Recently in USA category

Meat? No Meat?

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When I was young and had no deadlines or mortgages (or a blog), I was footloose-and-fancy-free right after I finished college. So just about the day after graduation, I hitched on a backpack and headed to Europe. In was the 80’s and it was the thing to do. As I traversed the continent, I met scores of other kids my age doing the same thing and we world-wise travelers (or so we thought of ourselves) were a friendly bunch and would easily meet up and just go off and travel together. My fondest memory was when a small merry group of us banded together and decided to hitchhike through the former Yugoslavia with the intention of ending up in Turkey where we’d explore the entire country in one exhilarating month.

One fellow that came along was a very, very blond fellow named Kaj, who was from Finland. His hair was stark-white and wherever we went, people would drop everything, stop and gape, having never seen locks so blindingly void of color. Occasionally, their curiosity would get the best of them and the locals would reach over and caress his hair. In addition to his popular noggin, Kaj was a vegetarian, which made dining out a challenge. Luckily the Turks are very friendly and they were happy to take us into their restaurant kitchens to look over what was available so we could decide without deciphering the menus. Speaking no Turkish, Kaj would point at the various pots and cauldrons simmering away and ask, “Meat?” while pointing at one. Then “No meat?” while pointing at another. Then “Meat?”…No meat?…Meat?…”, while working his way through all the dishes simmering away.

It because a source of amusement during our travels and the question would crop up at the most unusual times. Whether we were sitting on a bus taking one of our many long voyages, shopping at the Grand Bazaar, or just sunning ourselves on a pristine beach, one of us would completely out-of-the-blue pop the eternal question…“Meat? No Meat?”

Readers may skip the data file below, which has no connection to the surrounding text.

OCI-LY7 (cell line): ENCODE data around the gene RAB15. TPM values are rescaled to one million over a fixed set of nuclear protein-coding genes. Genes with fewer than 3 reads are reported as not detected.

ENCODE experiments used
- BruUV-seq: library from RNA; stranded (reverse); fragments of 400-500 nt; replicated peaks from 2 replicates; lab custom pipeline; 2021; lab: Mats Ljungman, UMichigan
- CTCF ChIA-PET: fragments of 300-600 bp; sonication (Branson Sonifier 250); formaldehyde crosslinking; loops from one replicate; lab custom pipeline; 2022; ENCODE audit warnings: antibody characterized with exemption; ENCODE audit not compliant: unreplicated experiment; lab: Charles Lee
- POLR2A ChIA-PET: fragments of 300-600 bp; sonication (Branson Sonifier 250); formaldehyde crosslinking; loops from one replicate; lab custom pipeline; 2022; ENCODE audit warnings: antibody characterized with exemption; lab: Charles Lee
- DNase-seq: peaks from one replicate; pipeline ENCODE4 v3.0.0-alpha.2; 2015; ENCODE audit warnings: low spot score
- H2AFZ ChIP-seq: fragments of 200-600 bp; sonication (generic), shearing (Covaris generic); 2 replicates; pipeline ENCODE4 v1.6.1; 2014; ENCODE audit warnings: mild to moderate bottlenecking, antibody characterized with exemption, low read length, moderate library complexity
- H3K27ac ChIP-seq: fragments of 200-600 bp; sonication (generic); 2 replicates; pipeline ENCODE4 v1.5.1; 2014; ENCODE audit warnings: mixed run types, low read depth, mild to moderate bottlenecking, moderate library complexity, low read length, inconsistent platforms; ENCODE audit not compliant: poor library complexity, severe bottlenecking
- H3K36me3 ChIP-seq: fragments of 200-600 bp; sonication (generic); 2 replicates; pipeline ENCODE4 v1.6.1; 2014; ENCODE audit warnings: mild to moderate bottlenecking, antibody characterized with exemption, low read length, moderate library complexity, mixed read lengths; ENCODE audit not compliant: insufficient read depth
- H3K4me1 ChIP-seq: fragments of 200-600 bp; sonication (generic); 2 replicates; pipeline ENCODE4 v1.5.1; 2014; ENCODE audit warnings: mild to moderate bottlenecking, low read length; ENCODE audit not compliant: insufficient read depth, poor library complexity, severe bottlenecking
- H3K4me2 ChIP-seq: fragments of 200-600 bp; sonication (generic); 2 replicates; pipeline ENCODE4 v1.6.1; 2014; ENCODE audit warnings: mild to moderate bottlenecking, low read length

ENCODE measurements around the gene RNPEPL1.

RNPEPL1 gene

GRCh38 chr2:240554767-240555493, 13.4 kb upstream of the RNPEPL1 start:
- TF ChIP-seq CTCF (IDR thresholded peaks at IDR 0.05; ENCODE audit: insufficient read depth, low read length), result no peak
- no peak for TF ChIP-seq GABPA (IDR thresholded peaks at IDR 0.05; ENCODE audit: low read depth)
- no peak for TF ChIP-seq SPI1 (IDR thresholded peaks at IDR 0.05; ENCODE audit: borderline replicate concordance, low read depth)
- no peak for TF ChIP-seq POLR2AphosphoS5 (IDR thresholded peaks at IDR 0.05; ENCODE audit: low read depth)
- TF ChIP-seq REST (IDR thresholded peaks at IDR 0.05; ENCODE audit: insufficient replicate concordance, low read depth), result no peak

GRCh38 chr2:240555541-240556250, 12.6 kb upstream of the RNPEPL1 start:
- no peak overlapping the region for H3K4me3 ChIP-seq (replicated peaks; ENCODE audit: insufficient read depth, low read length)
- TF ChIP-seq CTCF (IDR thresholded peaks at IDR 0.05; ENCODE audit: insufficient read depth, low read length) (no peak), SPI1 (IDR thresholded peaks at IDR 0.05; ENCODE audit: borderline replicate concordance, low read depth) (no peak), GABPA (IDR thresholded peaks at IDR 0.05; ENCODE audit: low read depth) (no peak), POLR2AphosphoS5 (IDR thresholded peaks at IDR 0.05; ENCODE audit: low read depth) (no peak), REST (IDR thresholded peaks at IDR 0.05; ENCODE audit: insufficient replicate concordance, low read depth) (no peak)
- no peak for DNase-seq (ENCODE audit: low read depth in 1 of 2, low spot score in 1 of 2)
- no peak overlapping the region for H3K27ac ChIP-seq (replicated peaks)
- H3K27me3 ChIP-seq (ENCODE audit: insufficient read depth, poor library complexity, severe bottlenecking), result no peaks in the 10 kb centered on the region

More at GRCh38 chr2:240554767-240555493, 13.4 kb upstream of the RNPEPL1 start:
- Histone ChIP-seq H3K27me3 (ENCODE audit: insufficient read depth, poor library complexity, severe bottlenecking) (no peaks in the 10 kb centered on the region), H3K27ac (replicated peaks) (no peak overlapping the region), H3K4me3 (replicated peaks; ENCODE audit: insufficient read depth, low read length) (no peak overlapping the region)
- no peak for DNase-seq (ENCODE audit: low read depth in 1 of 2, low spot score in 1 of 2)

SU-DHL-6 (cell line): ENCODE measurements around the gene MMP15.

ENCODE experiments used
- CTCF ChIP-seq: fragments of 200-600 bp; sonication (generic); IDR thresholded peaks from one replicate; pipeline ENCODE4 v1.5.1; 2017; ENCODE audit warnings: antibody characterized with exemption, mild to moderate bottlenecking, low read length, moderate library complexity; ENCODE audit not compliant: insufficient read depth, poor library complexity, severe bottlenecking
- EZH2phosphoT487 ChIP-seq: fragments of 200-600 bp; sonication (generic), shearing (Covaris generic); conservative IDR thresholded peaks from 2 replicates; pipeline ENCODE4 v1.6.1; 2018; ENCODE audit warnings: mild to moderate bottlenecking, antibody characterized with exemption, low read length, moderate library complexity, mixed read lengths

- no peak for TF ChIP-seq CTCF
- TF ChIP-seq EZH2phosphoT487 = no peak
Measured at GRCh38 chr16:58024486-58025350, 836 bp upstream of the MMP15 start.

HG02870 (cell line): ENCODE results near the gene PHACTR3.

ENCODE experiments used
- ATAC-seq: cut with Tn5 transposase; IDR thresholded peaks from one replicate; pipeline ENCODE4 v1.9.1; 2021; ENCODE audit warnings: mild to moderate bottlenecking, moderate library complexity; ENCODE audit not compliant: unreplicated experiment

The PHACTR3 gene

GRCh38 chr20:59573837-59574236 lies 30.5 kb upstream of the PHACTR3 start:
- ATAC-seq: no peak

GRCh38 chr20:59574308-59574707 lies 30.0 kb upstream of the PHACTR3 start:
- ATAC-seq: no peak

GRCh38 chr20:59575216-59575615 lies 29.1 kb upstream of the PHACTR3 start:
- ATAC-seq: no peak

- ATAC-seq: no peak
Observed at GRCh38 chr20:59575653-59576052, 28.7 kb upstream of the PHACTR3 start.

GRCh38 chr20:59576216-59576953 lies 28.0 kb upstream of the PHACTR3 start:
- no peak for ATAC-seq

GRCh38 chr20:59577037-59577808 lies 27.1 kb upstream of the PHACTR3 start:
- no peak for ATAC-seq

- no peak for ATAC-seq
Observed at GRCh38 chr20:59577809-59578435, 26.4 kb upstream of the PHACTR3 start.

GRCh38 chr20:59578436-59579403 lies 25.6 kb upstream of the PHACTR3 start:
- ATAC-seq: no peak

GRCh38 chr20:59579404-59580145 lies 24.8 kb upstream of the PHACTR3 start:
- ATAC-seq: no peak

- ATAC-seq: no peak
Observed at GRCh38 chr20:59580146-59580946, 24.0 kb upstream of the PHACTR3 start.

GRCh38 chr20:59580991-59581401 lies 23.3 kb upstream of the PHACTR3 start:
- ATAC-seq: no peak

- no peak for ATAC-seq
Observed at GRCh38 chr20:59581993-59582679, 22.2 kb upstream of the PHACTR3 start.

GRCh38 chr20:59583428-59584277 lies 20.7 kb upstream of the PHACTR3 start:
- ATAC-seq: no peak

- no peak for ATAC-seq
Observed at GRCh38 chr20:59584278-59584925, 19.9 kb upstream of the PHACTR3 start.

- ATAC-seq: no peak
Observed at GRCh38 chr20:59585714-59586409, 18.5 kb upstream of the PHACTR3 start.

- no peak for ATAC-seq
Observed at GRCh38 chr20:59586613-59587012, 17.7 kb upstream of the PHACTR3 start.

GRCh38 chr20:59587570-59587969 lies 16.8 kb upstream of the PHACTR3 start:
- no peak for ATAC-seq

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I don’t know where Kaj is now, but he would have not been very content traveling with me this time during my recent US tour. I ate so much meat that I’m about to get fitted for a turban and become a card-carrying veg-head for a few weeks. Yes, I think I’ve reached my fill of ‘ol Bessie. But let’s face it, it’s hard to beat meat. She’s an integral part of American cuisine. We Americans are real meat eaters and in between the most exceptional plates of beef ribs I had for lunch in Fort Worth, Texas at George’s Bar-B-Q, to the beef brisket I had at Sonny Bryan’s in Dallas, I sampled the best of the best.

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The original Sonny Bryan’s in Dallas opened in 1910. Nowadays the parking lot is full of pick-up trucks and once you step inside, it’s pandemonium trying to reach the counter to place your order. Even though I live in France and am used to people trying to wedge in front of each other, I assumed that it’s not prudent here to cut in line…especially after eyeing the fully-loaded gun racks in the trucks parked in the dusty lot outside.

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Seeing as I left my overalls back in Paris, I did my best to fit in and ordered a combo plate, speaking with a bit of a drawl. My platter was some soft, warm slices of beef brisket and turkey (I added the turkey since I’m beginning to sport a ‘muffin-top’ after this trip.) But I couldn’t resist those jumbo, cripsy onion rings, which tasted every bit as good as they look.